Hiking the Freedom Trail
Back-to-school time, and it’s almost a cliche that returning grade school students are asked to write about what they did during the summer. Here is mine: personal, nothing to do with architecture or design.
For some years my two brothers and I had talked about a very particular family trip that finally became a reality: hiking the Freedom Trail across the Pyrenees mountains from France to Spain. This officially designated trail was the escape route used to flee the Nazis who had taken control of southern France from the Vichy government in November, 1942. French resisters, downed Allied pilots, and escaping Jews were the main groups fleeing to safety this way. My father and grandfather were among them.
My father occasionally told us his escape story when we were kids, but not much of a story teller, he never really discussed it in detail. He said it was the coldest he’d ever been in his life, that two day trek in December, 1942. The first refugees had used shorter and easier mountain crossings, but as the Germans got word, and more patrols were set up, those fleeing had to retreat to higher and more difficult terrain to find their way to Spain. The Freedom Trail (Le Chemin de Liberte) follows one of these later routes, a very grueling three day trek with a lot of elevation gain (and drop).
We were 9 family members, plus a guide. For months leading up to our trek, we trained hard. My spouse and I would load our backpacks with bulk and weight and hike the hilliest trails we could find in the Tri- State area. And regular treadmill workouts at maximum incline in the gym, always pushing myself to increase the pitch and duration of the workout. By the time we arrived in France, I felt well prepared. It was a good thing I had trained as well as I had- the trek was considerably more difficult than advertised. The most physically arduous event of my life.
On the first day, the hike was all uphill, about 2,300 ft. elevation gain. Our guide pushed us along quickly, concerned by the forecast of thunderstorms in the afternoon. We arrived at a very remote, rustic shepherd’s hut, and fortunately, the weather held out. It was great to have a chunk of daylight time to unwind and make our dinner, cowbells providing the music. Family togetherness took on a whole new meaning, as we all squeezed into a small room with narrow mattresses side by side, on bunks, on the floor. No bathroom, not even an outhouse. The shepherd said just go in the back in the fields, “just watch out for the numerous cow pies everywhere!”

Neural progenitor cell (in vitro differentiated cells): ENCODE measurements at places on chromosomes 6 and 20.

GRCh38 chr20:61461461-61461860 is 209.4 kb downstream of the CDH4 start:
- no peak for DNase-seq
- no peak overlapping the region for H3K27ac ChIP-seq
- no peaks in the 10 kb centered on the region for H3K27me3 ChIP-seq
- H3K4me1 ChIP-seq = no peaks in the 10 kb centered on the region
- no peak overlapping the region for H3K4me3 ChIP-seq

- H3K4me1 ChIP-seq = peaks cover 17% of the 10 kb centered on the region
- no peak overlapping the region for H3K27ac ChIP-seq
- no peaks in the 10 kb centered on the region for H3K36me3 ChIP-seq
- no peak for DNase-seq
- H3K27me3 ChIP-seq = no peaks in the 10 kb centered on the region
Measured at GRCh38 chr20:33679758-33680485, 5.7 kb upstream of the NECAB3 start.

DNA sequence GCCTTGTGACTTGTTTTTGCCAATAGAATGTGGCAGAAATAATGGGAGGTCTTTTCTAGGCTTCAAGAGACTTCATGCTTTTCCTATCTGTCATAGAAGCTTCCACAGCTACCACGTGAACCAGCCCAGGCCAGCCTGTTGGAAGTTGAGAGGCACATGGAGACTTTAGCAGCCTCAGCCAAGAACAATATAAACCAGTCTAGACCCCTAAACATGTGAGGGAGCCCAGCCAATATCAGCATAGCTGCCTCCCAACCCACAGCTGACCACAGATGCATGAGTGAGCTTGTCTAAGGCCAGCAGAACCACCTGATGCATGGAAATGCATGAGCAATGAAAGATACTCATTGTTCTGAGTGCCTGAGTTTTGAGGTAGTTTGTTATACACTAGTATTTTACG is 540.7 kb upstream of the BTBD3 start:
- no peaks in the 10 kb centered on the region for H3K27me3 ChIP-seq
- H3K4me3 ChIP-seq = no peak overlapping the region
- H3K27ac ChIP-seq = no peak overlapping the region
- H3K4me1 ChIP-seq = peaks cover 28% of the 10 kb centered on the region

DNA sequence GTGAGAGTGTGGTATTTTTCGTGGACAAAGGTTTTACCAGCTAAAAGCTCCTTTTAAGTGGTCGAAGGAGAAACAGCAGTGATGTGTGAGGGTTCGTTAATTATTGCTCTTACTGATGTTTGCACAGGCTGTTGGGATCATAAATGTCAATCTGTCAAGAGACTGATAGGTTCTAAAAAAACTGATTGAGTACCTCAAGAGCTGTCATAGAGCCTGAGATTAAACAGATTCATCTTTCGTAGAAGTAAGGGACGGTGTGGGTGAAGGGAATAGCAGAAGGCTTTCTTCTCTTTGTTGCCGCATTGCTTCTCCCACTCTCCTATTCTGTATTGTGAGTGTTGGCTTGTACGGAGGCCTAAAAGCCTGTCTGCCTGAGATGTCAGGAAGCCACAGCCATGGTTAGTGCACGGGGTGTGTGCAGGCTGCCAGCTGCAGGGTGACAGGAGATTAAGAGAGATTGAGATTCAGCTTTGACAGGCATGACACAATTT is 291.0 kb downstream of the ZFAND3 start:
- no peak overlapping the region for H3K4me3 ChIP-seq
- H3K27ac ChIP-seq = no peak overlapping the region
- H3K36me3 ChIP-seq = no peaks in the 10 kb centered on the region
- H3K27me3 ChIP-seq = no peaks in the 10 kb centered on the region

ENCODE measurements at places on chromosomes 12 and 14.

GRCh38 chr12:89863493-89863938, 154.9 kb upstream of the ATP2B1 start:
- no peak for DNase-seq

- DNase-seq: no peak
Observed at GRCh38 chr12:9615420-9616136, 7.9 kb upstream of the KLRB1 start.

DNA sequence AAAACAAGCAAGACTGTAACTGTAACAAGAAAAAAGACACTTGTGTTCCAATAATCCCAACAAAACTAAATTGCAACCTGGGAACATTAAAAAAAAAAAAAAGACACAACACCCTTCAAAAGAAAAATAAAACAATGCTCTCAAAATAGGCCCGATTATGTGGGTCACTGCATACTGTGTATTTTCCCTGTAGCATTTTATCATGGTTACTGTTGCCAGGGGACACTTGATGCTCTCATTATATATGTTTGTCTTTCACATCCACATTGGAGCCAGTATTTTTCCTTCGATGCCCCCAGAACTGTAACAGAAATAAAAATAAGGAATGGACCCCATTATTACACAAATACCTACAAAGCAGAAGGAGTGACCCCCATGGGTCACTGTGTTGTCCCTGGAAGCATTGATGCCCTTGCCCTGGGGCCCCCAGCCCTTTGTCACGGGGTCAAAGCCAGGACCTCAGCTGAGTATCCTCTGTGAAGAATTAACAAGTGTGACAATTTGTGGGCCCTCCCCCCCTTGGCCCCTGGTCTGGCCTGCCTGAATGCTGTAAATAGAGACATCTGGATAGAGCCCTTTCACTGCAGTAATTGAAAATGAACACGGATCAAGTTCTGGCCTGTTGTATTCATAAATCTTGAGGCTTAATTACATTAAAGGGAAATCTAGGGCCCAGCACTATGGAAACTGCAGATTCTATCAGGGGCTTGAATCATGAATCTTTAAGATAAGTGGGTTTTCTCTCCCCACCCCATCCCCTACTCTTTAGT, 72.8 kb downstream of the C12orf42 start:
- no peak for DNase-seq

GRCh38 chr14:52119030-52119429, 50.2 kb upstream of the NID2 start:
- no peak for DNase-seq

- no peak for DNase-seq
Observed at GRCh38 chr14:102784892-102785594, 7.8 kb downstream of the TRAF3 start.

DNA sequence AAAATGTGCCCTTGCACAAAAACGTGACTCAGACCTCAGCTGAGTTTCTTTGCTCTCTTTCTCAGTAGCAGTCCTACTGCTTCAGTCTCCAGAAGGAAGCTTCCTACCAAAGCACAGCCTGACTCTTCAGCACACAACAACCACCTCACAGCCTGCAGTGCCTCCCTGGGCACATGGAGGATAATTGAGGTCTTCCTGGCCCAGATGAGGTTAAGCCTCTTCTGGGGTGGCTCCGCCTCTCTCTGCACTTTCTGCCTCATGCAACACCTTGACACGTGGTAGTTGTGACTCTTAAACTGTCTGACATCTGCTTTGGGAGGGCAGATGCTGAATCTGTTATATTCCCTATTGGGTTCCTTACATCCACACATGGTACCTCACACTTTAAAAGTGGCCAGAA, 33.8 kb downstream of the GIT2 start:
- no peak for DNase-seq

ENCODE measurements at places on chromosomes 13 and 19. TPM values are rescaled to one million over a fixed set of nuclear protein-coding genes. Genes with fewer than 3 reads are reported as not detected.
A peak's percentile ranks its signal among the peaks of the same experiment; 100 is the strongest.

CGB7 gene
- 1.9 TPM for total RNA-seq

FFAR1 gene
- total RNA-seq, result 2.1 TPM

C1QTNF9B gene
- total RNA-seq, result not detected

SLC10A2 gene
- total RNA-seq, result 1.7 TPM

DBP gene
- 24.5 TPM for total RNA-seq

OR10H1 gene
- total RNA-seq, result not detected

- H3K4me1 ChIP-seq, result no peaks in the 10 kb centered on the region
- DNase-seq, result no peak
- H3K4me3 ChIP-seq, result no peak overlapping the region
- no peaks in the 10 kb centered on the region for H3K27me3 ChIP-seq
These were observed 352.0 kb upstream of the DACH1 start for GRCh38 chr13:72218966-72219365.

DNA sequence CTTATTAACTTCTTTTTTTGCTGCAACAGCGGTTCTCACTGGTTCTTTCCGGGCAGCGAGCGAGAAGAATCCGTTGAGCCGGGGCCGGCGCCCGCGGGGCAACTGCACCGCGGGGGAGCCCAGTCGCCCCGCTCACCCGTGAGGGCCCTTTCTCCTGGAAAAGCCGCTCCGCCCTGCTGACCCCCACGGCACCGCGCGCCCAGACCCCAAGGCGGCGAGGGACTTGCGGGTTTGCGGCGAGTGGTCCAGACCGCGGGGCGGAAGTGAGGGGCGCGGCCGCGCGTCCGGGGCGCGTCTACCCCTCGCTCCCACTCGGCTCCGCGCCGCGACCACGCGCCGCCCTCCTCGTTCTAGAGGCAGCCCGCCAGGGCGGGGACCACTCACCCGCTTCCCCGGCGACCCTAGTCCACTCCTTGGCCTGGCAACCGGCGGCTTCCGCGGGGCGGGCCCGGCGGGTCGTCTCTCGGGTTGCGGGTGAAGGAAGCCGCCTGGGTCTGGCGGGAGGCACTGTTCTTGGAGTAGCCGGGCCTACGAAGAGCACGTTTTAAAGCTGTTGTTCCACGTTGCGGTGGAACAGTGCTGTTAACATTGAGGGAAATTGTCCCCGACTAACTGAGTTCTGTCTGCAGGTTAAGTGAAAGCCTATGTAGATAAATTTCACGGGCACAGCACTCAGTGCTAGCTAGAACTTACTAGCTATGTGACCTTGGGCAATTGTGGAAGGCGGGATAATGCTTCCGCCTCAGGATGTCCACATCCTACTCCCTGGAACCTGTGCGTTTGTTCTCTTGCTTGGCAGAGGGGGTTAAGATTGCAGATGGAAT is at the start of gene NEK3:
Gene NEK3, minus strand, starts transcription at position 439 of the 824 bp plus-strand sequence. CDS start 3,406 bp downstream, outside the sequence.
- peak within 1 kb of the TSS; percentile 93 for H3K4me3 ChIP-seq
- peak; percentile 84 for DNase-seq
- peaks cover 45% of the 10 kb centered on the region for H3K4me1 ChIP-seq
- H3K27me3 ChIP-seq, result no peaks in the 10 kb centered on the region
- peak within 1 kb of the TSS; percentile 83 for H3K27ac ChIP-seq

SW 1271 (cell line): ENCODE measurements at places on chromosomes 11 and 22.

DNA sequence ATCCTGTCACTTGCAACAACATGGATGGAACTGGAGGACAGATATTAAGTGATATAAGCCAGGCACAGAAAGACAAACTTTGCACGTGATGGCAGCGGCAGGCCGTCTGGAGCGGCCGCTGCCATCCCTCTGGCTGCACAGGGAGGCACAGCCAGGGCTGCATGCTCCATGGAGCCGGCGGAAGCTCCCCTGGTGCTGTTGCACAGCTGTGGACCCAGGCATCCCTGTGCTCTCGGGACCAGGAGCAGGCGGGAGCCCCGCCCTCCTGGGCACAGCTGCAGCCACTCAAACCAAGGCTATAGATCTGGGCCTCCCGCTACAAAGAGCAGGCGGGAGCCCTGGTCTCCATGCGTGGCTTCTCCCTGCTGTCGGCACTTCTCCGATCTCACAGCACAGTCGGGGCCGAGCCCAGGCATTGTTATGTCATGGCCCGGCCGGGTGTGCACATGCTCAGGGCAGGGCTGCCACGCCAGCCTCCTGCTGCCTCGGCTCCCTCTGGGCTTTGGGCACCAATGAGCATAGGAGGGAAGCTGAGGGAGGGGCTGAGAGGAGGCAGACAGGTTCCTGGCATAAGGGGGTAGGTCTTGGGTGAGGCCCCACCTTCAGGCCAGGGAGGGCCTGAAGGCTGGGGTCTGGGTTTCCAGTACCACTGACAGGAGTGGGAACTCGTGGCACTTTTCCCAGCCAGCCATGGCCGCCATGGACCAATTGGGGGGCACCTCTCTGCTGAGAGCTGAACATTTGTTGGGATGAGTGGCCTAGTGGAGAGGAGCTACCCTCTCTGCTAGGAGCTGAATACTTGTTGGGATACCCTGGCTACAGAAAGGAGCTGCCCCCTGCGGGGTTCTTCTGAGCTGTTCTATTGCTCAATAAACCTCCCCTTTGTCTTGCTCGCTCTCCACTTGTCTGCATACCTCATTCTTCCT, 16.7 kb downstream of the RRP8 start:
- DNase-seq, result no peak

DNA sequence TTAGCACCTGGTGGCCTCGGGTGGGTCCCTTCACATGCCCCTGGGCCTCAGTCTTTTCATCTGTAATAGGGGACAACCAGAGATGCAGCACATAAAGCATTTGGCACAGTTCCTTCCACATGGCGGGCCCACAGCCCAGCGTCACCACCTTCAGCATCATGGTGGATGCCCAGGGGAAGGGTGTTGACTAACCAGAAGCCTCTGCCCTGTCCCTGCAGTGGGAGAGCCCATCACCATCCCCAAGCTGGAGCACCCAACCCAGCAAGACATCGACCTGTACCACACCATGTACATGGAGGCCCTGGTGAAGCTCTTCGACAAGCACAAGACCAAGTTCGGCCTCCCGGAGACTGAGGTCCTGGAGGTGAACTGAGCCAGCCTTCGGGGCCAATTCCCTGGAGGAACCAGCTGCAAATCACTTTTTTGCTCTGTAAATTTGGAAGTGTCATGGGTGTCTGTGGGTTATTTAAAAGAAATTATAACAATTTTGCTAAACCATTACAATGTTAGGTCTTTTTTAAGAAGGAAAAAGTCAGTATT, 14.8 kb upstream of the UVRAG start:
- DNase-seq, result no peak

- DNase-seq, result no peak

The next morning, we started out hiking through a misty forest, rain gear came in handy. Climbing up and up and up, we finally broke through the mist and found ourselves above the clouds, magnificent peaks jutting up in all directions. And over them we went. This was a marathon 12 hour day with minimal breaks. A lot of distance had to be covered, over difficult terrain. From the summit of the last mountain pass, we saw our destination hut way in the distance, a long, steep descent lay ahead. When you’re tired, going down is much harder than ascending; quads burning and knees weak and taking the brunt of the impact of every step. We arrived at the hut for the night completely exhausted. Fortunately this was a true hiker’s hut, serving hearty meals and indoor plumbing.
The 3rd and final day was all downhill, 4,000 feet, and we were done by 3pm.
It was amazing to share this challenging, but beautiful experience with my family, honoring the even more difficult journey my father and grandfather must have taken, fleeing for their lives. They didn’t have good hiking boots, lightweight kits and hi tech backbacks. They were motivated by a different urge than we were, so whatever difficulties we faced, we knew that they paled alongside our father’s life-changing escape.
My nephew made a great video of our experience. It’s short and worth a look. https://youtu.be/o7Z3ptJbq5o